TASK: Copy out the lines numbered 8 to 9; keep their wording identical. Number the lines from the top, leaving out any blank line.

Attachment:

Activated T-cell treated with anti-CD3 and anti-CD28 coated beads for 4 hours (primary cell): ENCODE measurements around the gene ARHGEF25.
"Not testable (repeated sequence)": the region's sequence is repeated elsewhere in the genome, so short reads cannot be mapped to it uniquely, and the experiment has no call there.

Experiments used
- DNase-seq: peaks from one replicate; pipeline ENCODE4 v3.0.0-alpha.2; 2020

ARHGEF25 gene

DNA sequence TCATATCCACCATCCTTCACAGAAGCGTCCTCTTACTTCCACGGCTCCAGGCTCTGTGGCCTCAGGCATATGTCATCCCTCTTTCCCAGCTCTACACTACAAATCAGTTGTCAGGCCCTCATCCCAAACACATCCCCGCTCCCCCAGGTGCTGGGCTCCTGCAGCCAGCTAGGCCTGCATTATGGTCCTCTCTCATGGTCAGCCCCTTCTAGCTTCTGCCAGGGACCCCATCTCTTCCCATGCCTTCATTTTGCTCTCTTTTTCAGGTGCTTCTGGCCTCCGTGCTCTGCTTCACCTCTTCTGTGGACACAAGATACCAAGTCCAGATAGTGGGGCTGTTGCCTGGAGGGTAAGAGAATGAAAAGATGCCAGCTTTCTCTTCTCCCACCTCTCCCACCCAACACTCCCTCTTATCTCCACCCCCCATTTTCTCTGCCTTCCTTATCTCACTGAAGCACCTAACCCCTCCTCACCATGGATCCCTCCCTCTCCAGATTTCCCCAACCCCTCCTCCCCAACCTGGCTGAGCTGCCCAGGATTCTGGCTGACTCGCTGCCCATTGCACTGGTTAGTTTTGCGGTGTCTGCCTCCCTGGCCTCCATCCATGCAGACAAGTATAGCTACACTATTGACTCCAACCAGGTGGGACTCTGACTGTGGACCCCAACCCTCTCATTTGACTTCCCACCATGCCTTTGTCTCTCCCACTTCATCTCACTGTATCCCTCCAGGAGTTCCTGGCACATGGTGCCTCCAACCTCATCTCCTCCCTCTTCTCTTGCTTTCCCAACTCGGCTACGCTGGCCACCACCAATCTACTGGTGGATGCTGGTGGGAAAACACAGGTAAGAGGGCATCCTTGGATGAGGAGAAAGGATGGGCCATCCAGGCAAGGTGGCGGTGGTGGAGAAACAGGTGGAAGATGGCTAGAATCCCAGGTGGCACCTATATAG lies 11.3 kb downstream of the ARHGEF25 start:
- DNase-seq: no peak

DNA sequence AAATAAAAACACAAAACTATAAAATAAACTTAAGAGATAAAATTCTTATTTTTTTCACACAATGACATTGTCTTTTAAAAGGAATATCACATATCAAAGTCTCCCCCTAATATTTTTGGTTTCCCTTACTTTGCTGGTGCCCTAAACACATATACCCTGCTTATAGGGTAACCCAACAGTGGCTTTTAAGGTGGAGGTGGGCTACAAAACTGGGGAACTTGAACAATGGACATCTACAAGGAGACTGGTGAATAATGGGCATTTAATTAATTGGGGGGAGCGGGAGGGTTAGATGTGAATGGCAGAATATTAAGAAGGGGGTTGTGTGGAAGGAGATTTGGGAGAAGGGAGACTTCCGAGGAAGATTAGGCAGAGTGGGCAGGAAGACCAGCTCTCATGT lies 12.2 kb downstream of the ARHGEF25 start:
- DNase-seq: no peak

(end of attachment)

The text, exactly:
DNA sequence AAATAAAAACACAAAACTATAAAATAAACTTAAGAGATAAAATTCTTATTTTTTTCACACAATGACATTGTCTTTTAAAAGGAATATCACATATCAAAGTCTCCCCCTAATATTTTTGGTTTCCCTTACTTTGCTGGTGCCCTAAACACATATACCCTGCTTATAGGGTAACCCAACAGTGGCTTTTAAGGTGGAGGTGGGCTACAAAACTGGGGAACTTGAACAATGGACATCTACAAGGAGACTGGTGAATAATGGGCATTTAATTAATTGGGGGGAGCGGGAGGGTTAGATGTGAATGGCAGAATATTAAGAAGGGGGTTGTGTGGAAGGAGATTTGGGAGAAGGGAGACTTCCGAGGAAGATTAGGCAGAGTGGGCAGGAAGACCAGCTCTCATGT lies 12.2 kb downstream of the ARHGEF25 start:
- DNase-seq: no peak